Q&A with: Danny Pellegrino
Danny Pellegrino, an Ohio native and L.A. transplant, made a name for himself in the Instagram meme world. Editing pictures of Real Housewives like Lisa Rinna and Countess Luann de Lesseps alongside witty captions and relatable workday fodder, the Second City alum took his comedic chops to the digital realm years ago while battling depression. "I wasn't able to perform anymore," Pellegrino says of his former stand-up routines. Adding, "I gave up that part of me."
While Pellegrino felt safe in his Instagram anonymity, the Bravo fanatic launched his "Everything Iconic" podcast back in 2017 when his growing audience demanded more of the hilarious Housewives enthusiast. Known as one of reality television's most hailed commentators, the performer-meets-podcast-host boasts guests from Sonja Morgan and Jerry O'Connell to Bonnie Hunt and Jennifer Love Hewitt discussing all things pop culture and celebrity tea.
That podcast led him to working with Vanderpump Rules stars Ariana Madix and Tom Sandoval on their long-awaited cocktail book. Having co-authored his second book Fancy AF Cocktails releasing in December (the first being The Super Carb Diet with Bob Harper), Pellegrino is eager to show that his writing style and campy captions are perfectly paired with Madix and Sandoval's SUR-inspired libations. Not to mention his writing style is on par with his podcast, Instagram account and stand-up routines.
And speaking of stand-up performances, Pellegrino is excited to take his talents to the stage again with live podcast tapings in L.A. and New York -- and (hopefully) Chicago soon!
Congratulations on "Fancy AF Cocktails!" How does it feel to co-author your second body of work? I never anticipated being an author. I was always screenwriting and writing in various online publications, [but] I never anticipated being a book author. The opportunity presented itself and it turned out so great. I’m super excited for people to see the final product.
How did your comedy career take off? After college, I [moved] to Chicago because I always learned about the sketch comedy scene and the improv scene. I fell in love with the city and I was taking classes at Second City and IO. I really consider that my training ground for learning everything I could about writing and comedy. Everyone in Chicago is so amazing, but the art scene has the most creative [and] intelligent people. I learned so much and I just love that city so much.
How did stand-up comedy turn into a podcast? I had been performing stand-up and I fell into a dark place. I suffered from depression [and] I wasn't able to perform anymore. As I was making memes and creating content online, I noticed a community forming and I thought a podcast would be a great vehicle for me to perform, but also do it from the comfort of my home. I could get behind a microphone and still be creative and perform, but not in front of a live audience. At the time, I didn’t feel like I was mentally strong enough to do that. It's interesting [that] now that the podcast has led to these live shows.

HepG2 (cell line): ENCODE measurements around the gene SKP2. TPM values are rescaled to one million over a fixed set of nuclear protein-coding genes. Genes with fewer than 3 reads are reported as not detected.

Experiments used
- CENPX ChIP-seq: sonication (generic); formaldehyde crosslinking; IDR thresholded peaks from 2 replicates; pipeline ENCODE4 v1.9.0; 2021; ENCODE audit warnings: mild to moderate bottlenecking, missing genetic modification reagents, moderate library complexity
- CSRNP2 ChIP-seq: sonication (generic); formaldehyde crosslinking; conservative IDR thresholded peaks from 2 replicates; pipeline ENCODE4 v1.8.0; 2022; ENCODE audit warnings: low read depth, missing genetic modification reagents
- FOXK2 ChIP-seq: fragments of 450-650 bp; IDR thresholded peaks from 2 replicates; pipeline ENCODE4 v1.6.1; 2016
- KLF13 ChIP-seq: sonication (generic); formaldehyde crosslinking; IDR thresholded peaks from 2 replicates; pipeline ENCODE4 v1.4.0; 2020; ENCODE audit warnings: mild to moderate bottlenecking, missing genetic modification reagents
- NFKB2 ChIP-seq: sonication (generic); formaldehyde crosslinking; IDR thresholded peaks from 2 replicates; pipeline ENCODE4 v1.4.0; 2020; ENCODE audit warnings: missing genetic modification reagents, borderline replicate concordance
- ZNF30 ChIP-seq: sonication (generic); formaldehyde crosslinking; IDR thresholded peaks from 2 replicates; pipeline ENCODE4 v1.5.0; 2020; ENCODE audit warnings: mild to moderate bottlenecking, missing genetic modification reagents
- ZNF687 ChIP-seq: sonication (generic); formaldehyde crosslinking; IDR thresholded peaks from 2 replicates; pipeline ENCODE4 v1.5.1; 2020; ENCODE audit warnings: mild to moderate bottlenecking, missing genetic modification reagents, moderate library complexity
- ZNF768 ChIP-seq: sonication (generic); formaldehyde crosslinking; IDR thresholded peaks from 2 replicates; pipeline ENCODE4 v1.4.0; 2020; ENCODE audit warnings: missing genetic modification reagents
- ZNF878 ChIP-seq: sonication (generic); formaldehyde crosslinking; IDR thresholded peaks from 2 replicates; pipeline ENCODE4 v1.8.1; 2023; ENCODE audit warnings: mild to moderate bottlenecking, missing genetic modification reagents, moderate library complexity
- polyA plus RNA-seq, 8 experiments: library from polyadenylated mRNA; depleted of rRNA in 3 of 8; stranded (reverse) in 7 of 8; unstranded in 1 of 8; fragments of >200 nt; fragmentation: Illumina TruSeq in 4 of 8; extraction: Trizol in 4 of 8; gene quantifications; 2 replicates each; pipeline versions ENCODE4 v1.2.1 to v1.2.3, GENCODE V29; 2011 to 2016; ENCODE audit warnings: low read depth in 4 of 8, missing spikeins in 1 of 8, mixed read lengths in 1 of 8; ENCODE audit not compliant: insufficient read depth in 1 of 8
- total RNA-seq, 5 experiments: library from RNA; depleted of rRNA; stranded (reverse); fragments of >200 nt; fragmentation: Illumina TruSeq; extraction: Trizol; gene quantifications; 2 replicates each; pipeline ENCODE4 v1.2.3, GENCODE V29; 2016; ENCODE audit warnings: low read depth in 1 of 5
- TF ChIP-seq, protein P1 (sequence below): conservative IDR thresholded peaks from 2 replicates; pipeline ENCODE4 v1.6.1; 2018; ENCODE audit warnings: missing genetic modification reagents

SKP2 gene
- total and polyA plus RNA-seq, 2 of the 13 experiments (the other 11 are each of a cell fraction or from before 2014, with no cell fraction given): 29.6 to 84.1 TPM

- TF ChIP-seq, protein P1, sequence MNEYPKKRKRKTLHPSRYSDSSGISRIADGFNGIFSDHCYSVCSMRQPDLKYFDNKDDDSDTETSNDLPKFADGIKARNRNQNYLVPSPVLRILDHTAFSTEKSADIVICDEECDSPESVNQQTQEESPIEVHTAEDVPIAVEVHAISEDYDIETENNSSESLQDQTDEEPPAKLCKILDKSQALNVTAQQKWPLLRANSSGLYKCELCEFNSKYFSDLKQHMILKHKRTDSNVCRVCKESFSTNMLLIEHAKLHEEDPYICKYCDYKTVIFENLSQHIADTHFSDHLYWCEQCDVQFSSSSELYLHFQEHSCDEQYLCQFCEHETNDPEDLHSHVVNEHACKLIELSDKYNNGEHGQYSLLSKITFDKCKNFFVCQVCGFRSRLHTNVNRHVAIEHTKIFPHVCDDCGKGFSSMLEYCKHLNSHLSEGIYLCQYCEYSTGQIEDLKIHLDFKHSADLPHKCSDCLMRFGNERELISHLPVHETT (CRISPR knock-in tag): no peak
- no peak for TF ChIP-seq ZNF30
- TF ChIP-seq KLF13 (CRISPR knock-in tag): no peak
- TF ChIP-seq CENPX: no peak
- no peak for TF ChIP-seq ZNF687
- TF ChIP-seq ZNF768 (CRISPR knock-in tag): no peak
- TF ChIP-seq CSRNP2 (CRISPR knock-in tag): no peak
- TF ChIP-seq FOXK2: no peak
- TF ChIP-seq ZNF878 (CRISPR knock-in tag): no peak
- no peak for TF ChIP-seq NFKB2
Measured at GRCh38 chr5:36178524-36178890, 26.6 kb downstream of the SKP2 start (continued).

What's been a career highlight so far? The people I grew up loving have been dream-come-true interviews for me. I had on Bonnie Hunt on and she was someone I worshipped. Particularly in Chicago, everyone knows what a legend she is. I [think] she's the smartest at everything she’s ever done. Someone like Jennifer Love Hewitt, who I grew up watching [and] I had the I Know What You Did Last Summer poster on my wall. Then having her come over to my house to do an interview was just surreal to me. As a kid growing up in Ohio, I thought I would have the opportunity to talk to someone who was on the big screen or on TV. Now, getting to talk to them or coming over to my house to chat is amazing and so exciting for me.
How are Bravo shows like "Real Housewives" and "Vanderpump Rules" more than just a reality television show? I’m so grateful that these women, particularly the Housewives, [who] put themselves on screen and give us all this stuff to comment on. It’s silly, it’s dramatic and it’s wonderful to watch women on TV. I’m so grateful. I think everything that’s been happening in my career can be traced in some way back to Bravo. I find that now, we need an escape more than ever. Things are so dark and there’s a lot of turmoil in our country. [People need] just an hour a day or a couple hours a week to escape and not think about that stuff. We watch something mindless so we can refuel and fight all those fights later.